Review by Arthur McMaster
University of Pittsburgh Press, 2014
Perfect Bound, 72 pages
If the purpose of poetry is to inform, while it also tantalizes and delights the critical reader, recognizing that this argument has no agreed assumptions or boundaries whatsoever, George Bilgere's Imperial succeeds on each and every count. More so, his wise and witty poems seem well up to taking on even such intractable aches and human ailments as bum marriages, aging, the banality of drone warfare, Warren Harding, and having too much scotch whiskey in the house.
If this strikes you as a rather unruly and untidy menu, I would only say: "You Asked For It." Because that is just what poetry readers do, you know, they want poems to entertain even while they confound. Make you think. Not surprisingly, and I suspect you see the clever foreshadowing here, this brings me to the first of many of GB's poems that I want to share with you. As do so many of his poems, this one touches with unexpected gentleness on loss. Everyone gets the meaning of loss. Right?
In the poem "You Asked For It," we find the world's greatest slingshot expert. He has demonstrated his unusual skill on television. Why? Well, because we asked for it. But what befalls yesterday's sharpshooter eventually befalls everyone. Let's look in on the final stanza:
And I think of him now, perhaps long dead,
or frail and gray, his gift forgotten.
Just another old guy on a park bench
in Fort Lauderdale, fretting about Medicare,
grateful for the sun on his back, his slingshot
useless in this new world.
Sad. Or is this not your cup of marbles? Okay, so maybe you like jazz. I do. Billy Collins certainly does, and George Bilgere's poems can often be surprisingly Billy-like. But not everyone likes jazz. Not for nothing, but Langston Hughes told the world that jazz rhythm informed his poetry. "Jazz" is my favorite poem of so many outstanding, highly narrative poems in this, Bilgere's sixth volume. Can I tempt you with a sampling from each of his three stanzas?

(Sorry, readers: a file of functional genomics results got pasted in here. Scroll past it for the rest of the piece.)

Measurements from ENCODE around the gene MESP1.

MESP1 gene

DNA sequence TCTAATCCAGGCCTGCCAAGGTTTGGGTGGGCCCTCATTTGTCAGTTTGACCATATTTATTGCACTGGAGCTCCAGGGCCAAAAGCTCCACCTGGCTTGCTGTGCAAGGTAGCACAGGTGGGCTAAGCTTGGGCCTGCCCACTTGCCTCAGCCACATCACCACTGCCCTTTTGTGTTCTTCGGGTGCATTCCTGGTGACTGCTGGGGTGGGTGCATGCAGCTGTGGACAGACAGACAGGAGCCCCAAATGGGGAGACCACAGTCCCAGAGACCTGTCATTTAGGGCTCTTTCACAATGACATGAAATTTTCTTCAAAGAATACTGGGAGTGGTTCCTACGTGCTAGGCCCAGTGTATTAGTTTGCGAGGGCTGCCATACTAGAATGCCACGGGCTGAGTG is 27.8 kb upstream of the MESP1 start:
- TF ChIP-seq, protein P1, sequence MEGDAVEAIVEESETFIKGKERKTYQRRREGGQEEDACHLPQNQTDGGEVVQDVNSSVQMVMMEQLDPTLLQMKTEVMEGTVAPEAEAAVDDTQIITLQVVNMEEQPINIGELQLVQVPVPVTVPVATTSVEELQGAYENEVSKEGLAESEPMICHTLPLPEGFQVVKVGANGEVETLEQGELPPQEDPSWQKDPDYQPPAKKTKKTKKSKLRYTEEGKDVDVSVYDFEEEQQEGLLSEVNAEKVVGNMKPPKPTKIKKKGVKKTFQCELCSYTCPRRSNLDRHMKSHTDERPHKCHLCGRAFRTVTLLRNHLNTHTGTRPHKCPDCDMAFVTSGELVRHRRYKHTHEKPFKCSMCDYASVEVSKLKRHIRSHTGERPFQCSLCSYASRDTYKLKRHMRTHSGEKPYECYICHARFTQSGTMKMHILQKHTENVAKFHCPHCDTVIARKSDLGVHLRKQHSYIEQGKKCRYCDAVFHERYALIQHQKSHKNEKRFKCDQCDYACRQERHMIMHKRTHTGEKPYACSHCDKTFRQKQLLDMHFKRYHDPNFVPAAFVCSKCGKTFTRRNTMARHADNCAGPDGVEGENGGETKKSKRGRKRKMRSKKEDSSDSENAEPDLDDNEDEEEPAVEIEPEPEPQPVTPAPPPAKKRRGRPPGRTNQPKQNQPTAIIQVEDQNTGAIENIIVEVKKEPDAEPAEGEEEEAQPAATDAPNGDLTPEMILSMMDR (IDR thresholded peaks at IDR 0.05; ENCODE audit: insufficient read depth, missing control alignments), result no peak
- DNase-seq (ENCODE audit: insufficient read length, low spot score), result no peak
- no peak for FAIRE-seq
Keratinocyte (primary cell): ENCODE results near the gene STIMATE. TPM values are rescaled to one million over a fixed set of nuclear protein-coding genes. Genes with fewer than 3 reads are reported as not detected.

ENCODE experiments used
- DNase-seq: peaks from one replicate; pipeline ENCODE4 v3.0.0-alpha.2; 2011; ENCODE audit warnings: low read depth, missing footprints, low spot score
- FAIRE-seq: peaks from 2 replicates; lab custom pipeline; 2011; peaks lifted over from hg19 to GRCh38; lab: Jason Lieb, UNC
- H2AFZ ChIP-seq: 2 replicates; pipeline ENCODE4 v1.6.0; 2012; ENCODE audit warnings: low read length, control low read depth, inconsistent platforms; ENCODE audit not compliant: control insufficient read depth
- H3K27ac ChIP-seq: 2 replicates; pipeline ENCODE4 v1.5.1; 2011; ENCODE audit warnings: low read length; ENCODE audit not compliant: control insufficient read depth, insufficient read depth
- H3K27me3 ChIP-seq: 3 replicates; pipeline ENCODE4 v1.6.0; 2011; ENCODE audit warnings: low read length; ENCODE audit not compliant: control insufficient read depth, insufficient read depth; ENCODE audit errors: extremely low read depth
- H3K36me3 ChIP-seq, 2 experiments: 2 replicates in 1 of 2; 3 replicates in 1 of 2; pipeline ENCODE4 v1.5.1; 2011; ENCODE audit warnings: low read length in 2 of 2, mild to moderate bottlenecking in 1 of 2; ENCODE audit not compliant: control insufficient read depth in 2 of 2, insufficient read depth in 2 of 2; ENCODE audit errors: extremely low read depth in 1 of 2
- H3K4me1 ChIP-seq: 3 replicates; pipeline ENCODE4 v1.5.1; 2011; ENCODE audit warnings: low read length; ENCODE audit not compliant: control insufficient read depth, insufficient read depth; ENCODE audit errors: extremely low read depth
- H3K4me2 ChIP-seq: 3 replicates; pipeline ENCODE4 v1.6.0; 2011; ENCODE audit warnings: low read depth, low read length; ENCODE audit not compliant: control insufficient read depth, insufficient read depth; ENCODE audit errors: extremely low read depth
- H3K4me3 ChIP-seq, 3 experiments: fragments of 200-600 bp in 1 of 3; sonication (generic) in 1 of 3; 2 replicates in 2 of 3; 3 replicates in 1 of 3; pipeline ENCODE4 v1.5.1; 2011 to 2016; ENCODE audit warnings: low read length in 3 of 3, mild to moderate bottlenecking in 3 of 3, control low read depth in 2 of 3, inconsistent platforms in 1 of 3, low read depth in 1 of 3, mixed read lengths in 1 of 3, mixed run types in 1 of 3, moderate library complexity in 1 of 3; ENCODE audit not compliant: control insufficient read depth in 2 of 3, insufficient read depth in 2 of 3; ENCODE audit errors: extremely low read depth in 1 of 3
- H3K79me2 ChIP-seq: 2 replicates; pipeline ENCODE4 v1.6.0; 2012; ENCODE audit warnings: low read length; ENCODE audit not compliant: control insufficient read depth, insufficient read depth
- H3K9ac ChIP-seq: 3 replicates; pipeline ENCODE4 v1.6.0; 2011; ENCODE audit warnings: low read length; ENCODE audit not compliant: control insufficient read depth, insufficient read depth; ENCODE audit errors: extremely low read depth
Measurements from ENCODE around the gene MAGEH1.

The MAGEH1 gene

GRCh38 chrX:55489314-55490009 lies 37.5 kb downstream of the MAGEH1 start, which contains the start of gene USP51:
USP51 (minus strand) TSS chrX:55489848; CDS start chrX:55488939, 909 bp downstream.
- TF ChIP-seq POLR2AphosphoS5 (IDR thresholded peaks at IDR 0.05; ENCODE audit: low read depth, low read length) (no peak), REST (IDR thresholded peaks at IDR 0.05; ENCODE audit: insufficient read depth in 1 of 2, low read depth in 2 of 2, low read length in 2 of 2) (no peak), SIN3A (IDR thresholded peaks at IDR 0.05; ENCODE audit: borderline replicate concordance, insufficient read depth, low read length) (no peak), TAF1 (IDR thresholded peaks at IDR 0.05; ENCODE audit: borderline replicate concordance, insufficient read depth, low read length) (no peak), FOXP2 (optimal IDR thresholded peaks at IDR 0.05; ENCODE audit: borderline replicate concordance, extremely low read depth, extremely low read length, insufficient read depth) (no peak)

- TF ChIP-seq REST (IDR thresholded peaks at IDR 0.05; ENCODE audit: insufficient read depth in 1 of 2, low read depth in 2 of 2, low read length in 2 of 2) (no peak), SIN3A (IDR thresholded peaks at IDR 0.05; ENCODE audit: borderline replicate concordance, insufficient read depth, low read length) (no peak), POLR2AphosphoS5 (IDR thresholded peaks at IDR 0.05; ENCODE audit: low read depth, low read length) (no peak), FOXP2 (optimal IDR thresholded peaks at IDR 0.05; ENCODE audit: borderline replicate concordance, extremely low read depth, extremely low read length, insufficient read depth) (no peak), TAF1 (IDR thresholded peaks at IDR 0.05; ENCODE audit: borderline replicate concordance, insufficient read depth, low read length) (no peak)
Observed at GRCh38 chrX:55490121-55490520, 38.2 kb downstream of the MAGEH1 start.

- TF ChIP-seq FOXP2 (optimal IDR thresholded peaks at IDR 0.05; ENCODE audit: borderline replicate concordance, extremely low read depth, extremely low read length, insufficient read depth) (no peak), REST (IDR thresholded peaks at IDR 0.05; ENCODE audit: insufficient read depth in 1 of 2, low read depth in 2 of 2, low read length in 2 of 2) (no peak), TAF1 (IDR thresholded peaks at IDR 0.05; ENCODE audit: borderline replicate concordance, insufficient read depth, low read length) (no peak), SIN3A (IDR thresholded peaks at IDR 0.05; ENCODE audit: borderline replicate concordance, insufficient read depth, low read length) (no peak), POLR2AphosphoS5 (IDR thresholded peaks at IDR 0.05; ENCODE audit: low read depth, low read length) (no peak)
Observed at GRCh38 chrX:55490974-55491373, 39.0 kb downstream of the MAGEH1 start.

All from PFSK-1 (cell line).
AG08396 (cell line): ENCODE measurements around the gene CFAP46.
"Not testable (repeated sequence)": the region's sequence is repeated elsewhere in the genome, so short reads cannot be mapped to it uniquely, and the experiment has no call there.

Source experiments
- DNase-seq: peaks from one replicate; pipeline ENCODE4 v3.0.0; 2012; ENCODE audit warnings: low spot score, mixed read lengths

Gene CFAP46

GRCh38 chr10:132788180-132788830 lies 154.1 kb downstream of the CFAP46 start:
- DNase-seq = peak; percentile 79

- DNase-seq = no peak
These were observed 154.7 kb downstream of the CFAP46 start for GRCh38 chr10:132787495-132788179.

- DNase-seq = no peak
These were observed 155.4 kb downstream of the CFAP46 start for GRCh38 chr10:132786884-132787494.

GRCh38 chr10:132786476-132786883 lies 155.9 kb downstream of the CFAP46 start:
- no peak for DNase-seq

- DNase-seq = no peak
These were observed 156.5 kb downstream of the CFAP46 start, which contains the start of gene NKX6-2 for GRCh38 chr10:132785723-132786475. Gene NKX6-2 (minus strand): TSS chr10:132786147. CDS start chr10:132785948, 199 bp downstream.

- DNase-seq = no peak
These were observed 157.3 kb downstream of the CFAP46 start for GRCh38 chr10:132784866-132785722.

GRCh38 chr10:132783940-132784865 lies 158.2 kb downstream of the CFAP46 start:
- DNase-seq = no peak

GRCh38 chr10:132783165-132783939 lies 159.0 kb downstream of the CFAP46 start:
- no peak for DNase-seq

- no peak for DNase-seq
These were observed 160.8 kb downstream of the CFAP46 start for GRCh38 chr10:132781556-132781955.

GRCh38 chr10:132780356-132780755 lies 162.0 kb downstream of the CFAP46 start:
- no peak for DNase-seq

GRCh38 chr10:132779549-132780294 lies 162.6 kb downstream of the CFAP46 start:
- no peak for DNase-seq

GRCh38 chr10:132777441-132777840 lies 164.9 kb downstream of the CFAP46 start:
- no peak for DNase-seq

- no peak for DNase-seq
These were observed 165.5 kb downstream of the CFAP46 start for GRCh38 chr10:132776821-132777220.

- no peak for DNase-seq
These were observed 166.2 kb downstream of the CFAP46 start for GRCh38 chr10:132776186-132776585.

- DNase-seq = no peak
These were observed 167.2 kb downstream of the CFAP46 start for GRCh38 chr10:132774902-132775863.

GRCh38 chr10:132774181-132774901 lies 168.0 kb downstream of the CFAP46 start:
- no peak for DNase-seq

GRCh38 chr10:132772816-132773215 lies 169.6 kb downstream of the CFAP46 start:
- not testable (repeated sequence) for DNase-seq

... I was nodding my head in affirmation,
and I did feel rather hip, being one of the few white people there,
and then the set was over and I finished my beer
and walked out under the stars, suddenly hungry.
Work with me now. We are going to get a bite at a taco joint. But on the way we've got a radio program on in the car about how dolphins have this excellent healing power. They are like angels. They love us. Dolphins could be worrying about me (okay, you) right now. The poem continues in the final stanza:
I hoped they would give me credit for sitting in the jazz club,
struggling with difficult music and the challenges of the avant-garde,
and also, in a small way, doing my part to break down racial barriers.
[Hey, these are some high-minded creatures, the good Bilgere opines, and would never penalize a fella for occasionally being less than noble. ]
Even dolphins must have their equivalent
of eating tacos alone in a midnight parking lot,
although I can't imagine what that might be.
I was admittedly delighted by the whole mise-en-scène. Pardon my French. Now, whether or not you like jazz and tacos, or you like one, or neither, you must admit this is a thought to hang on to. And is every bit as delightful and gently informative as the poem "Whales." Which is about whales. But you will have guessed that. Let's eavesdrop:
Every year they come to Monterey Bay
the great plankton eaters
with their mouths full of baleen, whatever
that may be. The lives of whales,
vast, unseen, unfathomable,
go on out there under the expensive yachts
as I chat on my cell phone, walking along the shore.
All this ruminating on the shore will cause the poet to think of a woman, back in Cleveland, where it is snowing big-time, but he knows she would rather be all warm with him [the dramatis personae], getting it on. Instead, she is reading Middlemarch. And if you want to know how it all works out, and how the unnamed whales make an unexpected return in the final lines, you will just have to buy the book. What's more, you'll get to read George's poem on "Lint," and on "Robert Frost," and his poem on "Hoses," and tooting his own horn one on "Tenure," which I could use some of, and on "Walking the Dog," which is a chore I would frankly less rather do than read Middlemarch again. Actually, I won't have to. We creative writing English profs have to draw the line somewhere, you know.
Arthur McMaster’s poems have appeared in such journals as Poetry East, North American Review, Rattle, Rhino, and Subtropics, with one Pushcart nomination. He has two published chapbooks, the first having been selected by the South Carolina Arts Commission's Poetry Initiative. His memoir is titled Need to Know. Find his author page at arthurmcmaster.com.